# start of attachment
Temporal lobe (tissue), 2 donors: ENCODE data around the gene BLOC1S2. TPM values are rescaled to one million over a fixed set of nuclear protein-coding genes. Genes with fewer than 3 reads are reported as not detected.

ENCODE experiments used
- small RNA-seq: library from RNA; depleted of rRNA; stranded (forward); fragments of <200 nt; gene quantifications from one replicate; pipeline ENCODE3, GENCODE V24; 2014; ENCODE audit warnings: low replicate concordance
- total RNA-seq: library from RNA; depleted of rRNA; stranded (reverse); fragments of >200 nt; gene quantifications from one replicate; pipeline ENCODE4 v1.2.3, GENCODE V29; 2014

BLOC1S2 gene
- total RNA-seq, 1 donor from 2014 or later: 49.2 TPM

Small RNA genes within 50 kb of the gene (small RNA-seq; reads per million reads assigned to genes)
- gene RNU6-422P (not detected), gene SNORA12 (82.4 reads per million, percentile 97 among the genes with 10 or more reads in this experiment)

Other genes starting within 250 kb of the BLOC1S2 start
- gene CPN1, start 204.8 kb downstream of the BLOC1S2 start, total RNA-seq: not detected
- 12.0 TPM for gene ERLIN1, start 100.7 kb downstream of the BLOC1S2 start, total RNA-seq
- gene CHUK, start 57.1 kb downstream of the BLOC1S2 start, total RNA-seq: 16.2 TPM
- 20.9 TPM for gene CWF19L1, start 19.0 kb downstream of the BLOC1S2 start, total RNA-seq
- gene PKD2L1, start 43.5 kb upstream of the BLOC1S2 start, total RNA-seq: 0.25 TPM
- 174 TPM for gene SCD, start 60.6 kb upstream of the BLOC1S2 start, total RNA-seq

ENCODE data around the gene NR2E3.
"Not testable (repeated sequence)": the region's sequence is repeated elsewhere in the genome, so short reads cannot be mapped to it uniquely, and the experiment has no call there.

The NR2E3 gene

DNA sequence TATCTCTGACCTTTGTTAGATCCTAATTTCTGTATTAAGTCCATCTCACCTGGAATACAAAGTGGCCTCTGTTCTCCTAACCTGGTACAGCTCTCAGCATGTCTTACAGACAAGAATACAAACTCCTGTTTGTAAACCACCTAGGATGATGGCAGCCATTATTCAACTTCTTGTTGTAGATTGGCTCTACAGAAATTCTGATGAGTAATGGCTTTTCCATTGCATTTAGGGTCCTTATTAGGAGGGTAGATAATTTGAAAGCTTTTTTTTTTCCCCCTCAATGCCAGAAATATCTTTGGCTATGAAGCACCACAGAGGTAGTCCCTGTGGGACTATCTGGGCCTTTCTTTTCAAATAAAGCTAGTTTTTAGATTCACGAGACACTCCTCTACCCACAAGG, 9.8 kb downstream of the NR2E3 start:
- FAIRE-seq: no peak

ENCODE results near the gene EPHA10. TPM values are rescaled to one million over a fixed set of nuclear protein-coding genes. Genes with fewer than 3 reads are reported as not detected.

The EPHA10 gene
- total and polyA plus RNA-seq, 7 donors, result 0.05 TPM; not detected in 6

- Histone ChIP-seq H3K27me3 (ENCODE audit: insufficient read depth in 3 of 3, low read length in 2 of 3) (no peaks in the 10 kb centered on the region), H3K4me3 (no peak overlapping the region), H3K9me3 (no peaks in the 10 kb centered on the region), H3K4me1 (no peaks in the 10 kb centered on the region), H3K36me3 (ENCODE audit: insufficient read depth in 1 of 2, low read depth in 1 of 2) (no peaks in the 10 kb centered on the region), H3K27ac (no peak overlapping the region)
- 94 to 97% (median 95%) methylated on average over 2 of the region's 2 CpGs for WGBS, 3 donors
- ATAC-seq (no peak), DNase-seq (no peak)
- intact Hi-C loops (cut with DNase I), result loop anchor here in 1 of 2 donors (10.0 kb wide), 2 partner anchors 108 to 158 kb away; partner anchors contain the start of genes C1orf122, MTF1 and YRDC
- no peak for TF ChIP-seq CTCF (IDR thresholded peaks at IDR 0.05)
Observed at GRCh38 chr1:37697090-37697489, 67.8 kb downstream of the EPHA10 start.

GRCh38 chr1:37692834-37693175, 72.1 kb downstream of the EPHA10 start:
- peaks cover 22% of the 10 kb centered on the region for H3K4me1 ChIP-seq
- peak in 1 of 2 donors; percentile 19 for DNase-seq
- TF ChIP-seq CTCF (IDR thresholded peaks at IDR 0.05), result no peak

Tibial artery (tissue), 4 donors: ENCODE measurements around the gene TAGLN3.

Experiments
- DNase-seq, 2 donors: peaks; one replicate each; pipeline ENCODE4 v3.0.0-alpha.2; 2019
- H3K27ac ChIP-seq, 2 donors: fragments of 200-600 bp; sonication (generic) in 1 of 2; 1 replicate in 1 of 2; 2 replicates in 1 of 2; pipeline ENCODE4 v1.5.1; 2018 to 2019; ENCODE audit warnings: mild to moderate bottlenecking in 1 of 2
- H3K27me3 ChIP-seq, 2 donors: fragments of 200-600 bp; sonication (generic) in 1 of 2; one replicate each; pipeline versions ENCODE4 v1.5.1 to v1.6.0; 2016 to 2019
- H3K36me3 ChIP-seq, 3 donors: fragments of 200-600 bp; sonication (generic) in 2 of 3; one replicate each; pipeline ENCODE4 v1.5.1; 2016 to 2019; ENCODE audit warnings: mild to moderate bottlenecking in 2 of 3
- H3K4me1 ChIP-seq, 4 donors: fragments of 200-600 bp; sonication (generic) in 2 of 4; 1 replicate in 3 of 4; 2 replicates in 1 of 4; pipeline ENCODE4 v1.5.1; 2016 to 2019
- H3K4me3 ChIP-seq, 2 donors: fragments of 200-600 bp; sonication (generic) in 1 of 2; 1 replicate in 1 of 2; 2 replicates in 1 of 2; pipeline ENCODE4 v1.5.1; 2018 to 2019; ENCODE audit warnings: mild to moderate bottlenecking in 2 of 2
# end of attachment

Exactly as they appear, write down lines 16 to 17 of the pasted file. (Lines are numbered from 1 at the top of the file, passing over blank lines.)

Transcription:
ENCODE data around the gene NR2E3.
"Not testable (repeated sequence)": the region's sequence is repeated elsewhere in the genome, so short reads cannot be mapped to it uniquely, and the experiment has no call there.